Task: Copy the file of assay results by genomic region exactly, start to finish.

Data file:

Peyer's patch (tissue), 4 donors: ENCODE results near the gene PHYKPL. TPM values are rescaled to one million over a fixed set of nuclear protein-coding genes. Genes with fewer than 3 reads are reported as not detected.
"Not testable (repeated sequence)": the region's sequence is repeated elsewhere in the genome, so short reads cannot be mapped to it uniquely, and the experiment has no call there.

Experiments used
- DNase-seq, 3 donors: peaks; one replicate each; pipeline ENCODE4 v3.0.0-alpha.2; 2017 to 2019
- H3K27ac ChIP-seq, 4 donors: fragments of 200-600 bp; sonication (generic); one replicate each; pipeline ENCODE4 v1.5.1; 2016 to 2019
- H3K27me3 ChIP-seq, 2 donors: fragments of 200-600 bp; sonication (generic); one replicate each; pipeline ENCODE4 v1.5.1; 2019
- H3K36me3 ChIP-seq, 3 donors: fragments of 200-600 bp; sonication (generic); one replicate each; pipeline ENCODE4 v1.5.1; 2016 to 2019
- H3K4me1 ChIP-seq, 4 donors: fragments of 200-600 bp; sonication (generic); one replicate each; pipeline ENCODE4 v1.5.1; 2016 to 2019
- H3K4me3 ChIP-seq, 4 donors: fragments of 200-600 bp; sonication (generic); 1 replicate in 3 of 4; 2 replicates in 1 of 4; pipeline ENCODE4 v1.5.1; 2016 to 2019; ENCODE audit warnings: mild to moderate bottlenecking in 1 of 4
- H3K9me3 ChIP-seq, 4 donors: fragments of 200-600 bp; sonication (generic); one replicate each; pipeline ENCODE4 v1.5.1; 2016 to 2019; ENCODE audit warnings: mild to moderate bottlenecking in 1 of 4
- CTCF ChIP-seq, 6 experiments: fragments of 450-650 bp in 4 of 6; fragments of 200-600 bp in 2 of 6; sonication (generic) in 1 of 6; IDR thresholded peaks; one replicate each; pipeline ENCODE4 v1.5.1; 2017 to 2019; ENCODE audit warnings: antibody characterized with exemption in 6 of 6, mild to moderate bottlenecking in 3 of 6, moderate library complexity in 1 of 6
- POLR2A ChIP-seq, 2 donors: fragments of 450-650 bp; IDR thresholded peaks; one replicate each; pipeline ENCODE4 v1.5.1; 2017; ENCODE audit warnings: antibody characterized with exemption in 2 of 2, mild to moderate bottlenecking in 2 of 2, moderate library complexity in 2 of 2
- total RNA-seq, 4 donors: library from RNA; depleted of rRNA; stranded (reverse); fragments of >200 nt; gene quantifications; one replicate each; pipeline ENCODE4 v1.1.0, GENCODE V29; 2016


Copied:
Peyer's patch (tissue), 4 donors: ENCODE results near the gene PHYKPL. TPM values are rescaled to one million over a fixed set of nuclear protein-coding genes. Genes with fewer than 3 reads are reported as not detected.
"Not testable (repeated sequence)": the region's sequence is repeated elsewhere in the genome, so short reads cannot be mapped to it uniquely, and the experiment has no call there.

Experiments used
- DNase-seq, 3 donors: peaks; one replicate each; pipeline ENCODE4 v3.0.0-alpha.2; 2017 to 2019
- H3K27ac ChIP-seq, 4 donors: fragments of 200-600 bp; sonication (generic); one replicate each; pipeline ENCODE4 v1.5.1; 2016 to 2019
- H3K27me3 ChIP-seq, 2 donors: fragments of 200-600 bp; sonication (generic); one replicate each; pipeline ENCODE4 v1.5.1; 2019
- H3K36me3 ChIP-seq, 3 donors: fragments of 200-600 bp; sonication (generic); one replicate each; pipeline ENCODE4 v1.5.1; 2016 to 2019
- H3K4me1 ChIP-seq, 4 donors: fragments of 200-600 bp; sonication (generic); one replicate each; pipeline ENCODE4 v1.5.1; 2016 to 2019
- H3K4me3 ChIP-seq, 4 donors: fragments of 200-600 bp; sonication (generic); 1 replicate in 3 of 4; 2 replicates in 1 of 4; pipeline ENCODE4 v1.5.1; 2016 to 2019; ENCODE audit warnings: mild to moderate bottlenecking in 1 of 4
- H3K9me3 ChIP-seq, 4 donors: fragments of 200-600 bp; sonication (generic); one replicate each; pipeline ENCODE4 v1.5.1; 2016 to 2019; ENCODE audit warnings: mild to moderate bottlenecking in 1 of 4
- CTCF ChIP-seq, 6 experiments: fragments of 450-650 bp in 4 of 6; fragments of 200-600 bp in 2 of 6; sonication (generic) in 1 of 6; IDR thresholded peaks; one replicate each; pipeline ENCODE4 v1.5.1; 2017 to 2019; ENCODE audit warnings: antibody characterized with exemption in 6 of 6, mild to moderate bottlenecking in 3 of 6, moderate library complexity in 1 of 6
- POLR2A ChIP-seq, 2 donors: fragments of 450-650 bp; IDR thresholded peaks; one replicate each; pipeline ENCODE4 v1.5.1; 2017; ENCODE audit warnings: antibody characterized with exemption in 2 of 2, mild to moderate bottlenecking in 2 of 2, moderate library complexity in 2 of 2
- total RNA-seq, 4 donors: library from RNA; depleted of rRNA; stranded (reverse); fragments of >200 nt; gene quantifications; one replicate each; pipeline ENCODE4 v1.1.0, GENCODE V29; 2016